There are those Christians in every generation who ask questions. They’re the ones who challenge Christendom. Rather than reject the faith, they seek deeper understanding. In many ways, they’re essential to revival and revitalization. 

But there’s a danger. In an outstanding essay in Mere Orthodoxy, Jake Meador described how Weird Christianity can quickly slide from critique or quest to affectation:

Inherent in the nature of American consumerism is the ability to ingest, assimilate, and spit out even its most strident critics. Anything can be made into a brand and perhaps nothing can be more easily branded than the anti-brand faux-rebelliousness of recent punk culture. If Weird Christianity is to make good on its missionary promise, then it will need to avoid the obvious danger of becoming the Hot Topic to Willow Creek’s Old Navy or Boomer Catholicism’s Land’s End, all of which are welcome at American capitalism’s table. 

In a shout-out to the classic movie This Is Spinal Tap, at its worst, Weird Christianity can quickly become cricket-bat Christianity: 

The quirks become the point. The weirdness is the marker, not the faith. Live long enough in Christendom, and you’ve seen it happen time and time again. As Meador notes, critique becomes fashion, and fashions always fade. 

At its best, however, Weird Christianity can remind us that Christianity is, in fact, weird. It’s a counterintuitive faith that creates an upside-down kingdom: 

“For whoever would save his life will lose it, but whoever loses his life for my sake will find it.” 

“So the last will be first, and the first last.”

“For the wisdom of this world is folly with God.”

And the fruits of that counterintuitive faith and upside-down kingdom are decidedly countercultural:

“Religion that God our Father accepts as pure and faultless is this: to look after orphans and widows in their distress and to keep oneself from being polluted by the world.”

“[T]he fruit of the Spirit is love, joy, peace, patience, kindness, goodness, faithfulness, gentleness, self-control; against such things there is no law.”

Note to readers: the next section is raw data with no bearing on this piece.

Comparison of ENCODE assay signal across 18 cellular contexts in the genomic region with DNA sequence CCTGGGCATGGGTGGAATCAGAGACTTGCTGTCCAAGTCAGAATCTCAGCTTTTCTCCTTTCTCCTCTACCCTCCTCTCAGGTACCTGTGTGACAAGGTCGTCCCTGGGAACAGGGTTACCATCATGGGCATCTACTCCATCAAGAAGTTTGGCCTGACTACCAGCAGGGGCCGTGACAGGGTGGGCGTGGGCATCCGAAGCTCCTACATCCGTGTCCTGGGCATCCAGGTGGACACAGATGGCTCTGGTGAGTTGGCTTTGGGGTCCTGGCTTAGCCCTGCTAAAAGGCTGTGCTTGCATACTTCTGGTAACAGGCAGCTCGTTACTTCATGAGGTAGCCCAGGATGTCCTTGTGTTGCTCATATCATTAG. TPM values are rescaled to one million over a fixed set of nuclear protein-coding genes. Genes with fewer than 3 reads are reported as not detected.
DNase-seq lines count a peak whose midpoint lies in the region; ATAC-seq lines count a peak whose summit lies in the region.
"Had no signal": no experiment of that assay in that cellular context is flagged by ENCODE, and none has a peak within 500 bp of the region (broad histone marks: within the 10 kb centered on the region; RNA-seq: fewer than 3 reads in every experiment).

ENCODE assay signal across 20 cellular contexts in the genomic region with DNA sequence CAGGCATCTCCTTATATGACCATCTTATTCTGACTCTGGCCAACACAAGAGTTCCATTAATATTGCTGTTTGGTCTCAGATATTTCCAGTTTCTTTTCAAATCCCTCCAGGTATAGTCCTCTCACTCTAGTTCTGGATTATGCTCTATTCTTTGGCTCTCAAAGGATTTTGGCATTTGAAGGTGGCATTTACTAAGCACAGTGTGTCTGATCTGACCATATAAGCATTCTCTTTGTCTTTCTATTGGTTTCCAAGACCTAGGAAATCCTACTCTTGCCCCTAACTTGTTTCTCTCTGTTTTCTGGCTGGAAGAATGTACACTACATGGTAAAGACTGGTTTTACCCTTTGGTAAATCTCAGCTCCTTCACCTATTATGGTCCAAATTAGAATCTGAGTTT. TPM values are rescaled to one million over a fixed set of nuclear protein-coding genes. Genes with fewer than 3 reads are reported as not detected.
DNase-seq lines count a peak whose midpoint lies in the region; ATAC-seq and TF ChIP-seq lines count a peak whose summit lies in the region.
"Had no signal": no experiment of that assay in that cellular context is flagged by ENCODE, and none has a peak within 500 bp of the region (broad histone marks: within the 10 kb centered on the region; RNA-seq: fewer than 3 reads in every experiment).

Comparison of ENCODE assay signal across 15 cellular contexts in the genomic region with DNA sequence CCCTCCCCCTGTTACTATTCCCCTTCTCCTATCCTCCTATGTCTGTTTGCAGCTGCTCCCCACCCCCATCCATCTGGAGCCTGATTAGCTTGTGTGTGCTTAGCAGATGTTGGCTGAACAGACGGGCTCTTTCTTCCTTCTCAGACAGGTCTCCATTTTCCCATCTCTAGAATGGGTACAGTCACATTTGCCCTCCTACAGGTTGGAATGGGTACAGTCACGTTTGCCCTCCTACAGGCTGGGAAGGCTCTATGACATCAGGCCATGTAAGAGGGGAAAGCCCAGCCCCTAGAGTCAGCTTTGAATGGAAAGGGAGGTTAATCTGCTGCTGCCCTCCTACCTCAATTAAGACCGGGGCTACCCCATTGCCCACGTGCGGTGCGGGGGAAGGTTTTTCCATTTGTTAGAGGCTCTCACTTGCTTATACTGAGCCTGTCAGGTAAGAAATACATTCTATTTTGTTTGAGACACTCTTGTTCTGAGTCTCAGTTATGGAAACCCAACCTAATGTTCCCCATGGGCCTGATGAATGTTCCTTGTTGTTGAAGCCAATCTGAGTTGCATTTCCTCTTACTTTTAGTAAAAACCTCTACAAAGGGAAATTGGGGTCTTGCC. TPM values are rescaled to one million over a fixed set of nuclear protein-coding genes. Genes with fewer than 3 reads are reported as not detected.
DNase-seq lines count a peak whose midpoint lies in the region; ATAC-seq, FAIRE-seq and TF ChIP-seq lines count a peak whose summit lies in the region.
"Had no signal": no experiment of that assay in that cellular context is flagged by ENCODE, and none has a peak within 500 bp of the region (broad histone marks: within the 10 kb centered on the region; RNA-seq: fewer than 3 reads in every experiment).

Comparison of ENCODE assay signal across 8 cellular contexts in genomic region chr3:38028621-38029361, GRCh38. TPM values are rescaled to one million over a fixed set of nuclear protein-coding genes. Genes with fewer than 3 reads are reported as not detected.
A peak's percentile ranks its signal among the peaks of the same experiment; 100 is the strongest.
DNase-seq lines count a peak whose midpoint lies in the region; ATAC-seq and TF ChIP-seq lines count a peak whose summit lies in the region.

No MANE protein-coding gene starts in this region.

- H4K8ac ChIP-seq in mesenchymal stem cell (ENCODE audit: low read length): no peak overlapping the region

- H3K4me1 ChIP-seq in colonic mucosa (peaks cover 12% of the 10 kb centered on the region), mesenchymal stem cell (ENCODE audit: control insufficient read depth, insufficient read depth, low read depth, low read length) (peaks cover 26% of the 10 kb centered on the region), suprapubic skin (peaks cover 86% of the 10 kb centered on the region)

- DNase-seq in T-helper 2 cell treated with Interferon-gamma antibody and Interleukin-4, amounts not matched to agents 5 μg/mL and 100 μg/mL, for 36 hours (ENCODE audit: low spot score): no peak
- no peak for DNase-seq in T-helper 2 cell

“But I say to you, Love your enemies and pray for those who persecute you.”

Think of the people you know who best embody those values. Are they not always at least a little bit weird? And by weird, I don’t mean “quirky.” I mean countercultural. I mean self-denying. The most faithful people I know are forever doing strange things. 

It’s weird to forsake your own comfort and constantly open your home to people in distress. It’s odd to give up a prosperous career to provide free medical care to the poorest people in the world. It’s bizarre when a person risks his life to speak the truth. It’s astonishing to watch someone actually love their enemies. Forgiveness instead of vengeance? It’s shocking to see:

What is the value of Weird Christianity? It can help shake us out of our slumber. It can stand against Christendom when Christendom conforms to the world. What’s the danger of Weird Christianity? That it becomes more weird than Christian. The quirks become the movement. The quest isn’t to be weirdly Christian but rather merely Christian, and mere Christianity is more than weird enough. 

One last thing … 

Let’s go with two final songs today. This one—another anthem from the lockdown—has moved me all week. Yes, it’s a bit sappy. But sometimes sappy is good:

Also, the song above made me realize that this newsletter has contained entirely too little Kirk Franklin. So here he is again, with one of my favorite songs:

Photograph of the Sagrada Familia Basilica by Valery Sharifulin/TASS/Getty Images.